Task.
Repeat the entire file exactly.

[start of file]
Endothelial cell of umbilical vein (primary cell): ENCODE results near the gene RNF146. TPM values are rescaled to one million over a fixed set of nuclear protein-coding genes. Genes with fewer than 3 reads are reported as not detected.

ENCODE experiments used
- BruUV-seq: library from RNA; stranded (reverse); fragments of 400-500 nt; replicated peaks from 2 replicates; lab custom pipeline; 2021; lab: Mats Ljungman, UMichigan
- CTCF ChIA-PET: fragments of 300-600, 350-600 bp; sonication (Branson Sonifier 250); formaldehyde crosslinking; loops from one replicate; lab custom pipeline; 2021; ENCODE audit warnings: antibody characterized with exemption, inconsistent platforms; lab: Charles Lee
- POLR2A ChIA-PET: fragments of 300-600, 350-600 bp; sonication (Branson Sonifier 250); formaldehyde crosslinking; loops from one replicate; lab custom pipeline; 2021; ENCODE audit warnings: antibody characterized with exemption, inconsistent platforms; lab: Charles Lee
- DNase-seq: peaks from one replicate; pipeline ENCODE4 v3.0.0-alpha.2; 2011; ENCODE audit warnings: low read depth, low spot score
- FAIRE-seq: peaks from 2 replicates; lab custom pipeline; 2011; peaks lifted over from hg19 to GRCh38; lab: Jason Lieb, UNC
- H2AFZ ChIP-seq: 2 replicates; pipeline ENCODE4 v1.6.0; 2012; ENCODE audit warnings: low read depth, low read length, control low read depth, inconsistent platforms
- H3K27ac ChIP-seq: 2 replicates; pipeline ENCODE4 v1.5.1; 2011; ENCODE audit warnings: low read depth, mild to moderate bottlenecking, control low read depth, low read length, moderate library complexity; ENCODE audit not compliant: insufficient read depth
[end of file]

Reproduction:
Endothelial cell of umbilical vein (primary cell): ENCODE results near the gene RNF146. TPM values are rescaled to one million over a fixed set of nuclear protein-coding genes. Genes with fewer than 3 reads are reported as not detected.

ENCODE experiments used
- BruUV-seq: library from RNA; stranded (reverse); fragments of 400-500 nt; replicated peaks from 2 replicates; lab custom pipeline; 2021; lab: Mats Ljungman, UMichigan
- CTCF ChIA-PET: fragments of 300-600, 350-600 bp; sonication (Branson Sonifier 250); formaldehyde crosslinking; loops from one replicate; lab custom pipeline; 2021; ENCODE audit warnings: antibody characterized with exemption, inconsistent platforms; lab: Charles Lee
- POLR2A ChIA-PET: fragments of 300-600, 350-600 bp; sonication (Branson Sonifier 250); formaldehyde crosslinking; loops from one replicate; lab custom pipeline; 2021; ENCODE audit warnings: antibody characterized with exemption, inconsistent platforms; lab: Charles Lee
- DNase-seq: peaks from one replicate; pipeline ENCODE4 v3.0.0-alpha.2; 2011; ENCODE audit warnings: low read depth, low spot score
- FAIRE-seq: peaks from 2 replicates; lab custom pipeline; 2011; peaks lifted over from hg19 to GRCh38; lab: Jason Lieb, UNC
- H2AFZ ChIP-seq: 2 replicates; pipeline ENCODE4 v1.6.0; 2012; ENCODE audit warnings: low read depth, low read length, control low read depth, inconsistent platforms
- H3K27ac ChIP-seq: 2 replicates; pipeline ENCODE4 v1.5.1; 2011; ENCODE audit warnings: low read depth, mild to moderate bottlenecking, control low read depth, low read length, moderate library complexity; ENCODE audit not compliant: insufficient read depth